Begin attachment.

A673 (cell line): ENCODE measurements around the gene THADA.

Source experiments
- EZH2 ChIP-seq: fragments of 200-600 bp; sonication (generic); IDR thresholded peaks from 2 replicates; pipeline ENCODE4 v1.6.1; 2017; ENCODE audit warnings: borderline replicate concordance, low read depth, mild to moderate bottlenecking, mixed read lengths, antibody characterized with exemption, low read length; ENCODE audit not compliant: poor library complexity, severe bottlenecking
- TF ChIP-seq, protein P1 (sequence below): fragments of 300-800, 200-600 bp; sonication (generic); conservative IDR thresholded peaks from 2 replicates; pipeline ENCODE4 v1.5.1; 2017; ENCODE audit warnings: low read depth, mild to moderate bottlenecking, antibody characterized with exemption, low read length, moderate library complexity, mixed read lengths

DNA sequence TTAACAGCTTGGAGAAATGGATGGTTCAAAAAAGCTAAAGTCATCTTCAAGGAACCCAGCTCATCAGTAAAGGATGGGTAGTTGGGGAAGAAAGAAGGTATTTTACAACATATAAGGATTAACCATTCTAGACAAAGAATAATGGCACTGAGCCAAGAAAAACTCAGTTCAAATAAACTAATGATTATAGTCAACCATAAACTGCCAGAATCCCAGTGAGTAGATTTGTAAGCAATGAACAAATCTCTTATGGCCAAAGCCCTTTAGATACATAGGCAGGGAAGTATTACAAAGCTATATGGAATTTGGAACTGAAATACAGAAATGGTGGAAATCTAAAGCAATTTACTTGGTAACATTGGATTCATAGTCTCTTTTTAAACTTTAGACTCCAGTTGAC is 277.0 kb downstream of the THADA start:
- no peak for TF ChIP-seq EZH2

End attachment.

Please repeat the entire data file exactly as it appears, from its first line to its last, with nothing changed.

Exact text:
A673 (cell line): ENCODE measurements around the gene THADA.

Source experiments
- EZH2 ChIP-seq: fragments of 200-600 bp; sonication (generic); IDR thresholded peaks from 2 replicates; pipeline ENCODE4 v1.6.1; 2017; ENCODE audit warnings: borderline replicate concordance, low read depth, mild to moderate bottlenecking, mixed read lengths, antibody characterized with exemption, low read length; ENCODE audit not compliant: poor library complexity, severe bottlenecking
- TF ChIP-seq, protein P1 (sequence below): fragments of 300-800, 200-600 bp; sonication (generic); conservative IDR thresholded peaks from 2 replicates; pipeline ENCODE4 v1.5.1; 2017; ENCODE audit warnings: low read depth, mild to moderate bottlenecking, antibody characterized with exemption, low read length, moderate library complexity, mixed read lengths

DNA sequence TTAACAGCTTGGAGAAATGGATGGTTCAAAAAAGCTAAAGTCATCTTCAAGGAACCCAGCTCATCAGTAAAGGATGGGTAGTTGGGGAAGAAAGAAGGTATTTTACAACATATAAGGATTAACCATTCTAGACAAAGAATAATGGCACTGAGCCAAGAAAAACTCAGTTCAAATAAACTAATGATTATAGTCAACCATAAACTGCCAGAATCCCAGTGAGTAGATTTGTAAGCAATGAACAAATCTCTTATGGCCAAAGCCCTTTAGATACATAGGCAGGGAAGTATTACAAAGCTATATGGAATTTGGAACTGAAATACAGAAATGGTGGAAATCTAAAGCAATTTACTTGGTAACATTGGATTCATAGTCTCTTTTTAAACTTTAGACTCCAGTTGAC is 277.0 kb downstream of the THADA start:
- no peak for TF ChIP-seq EZH2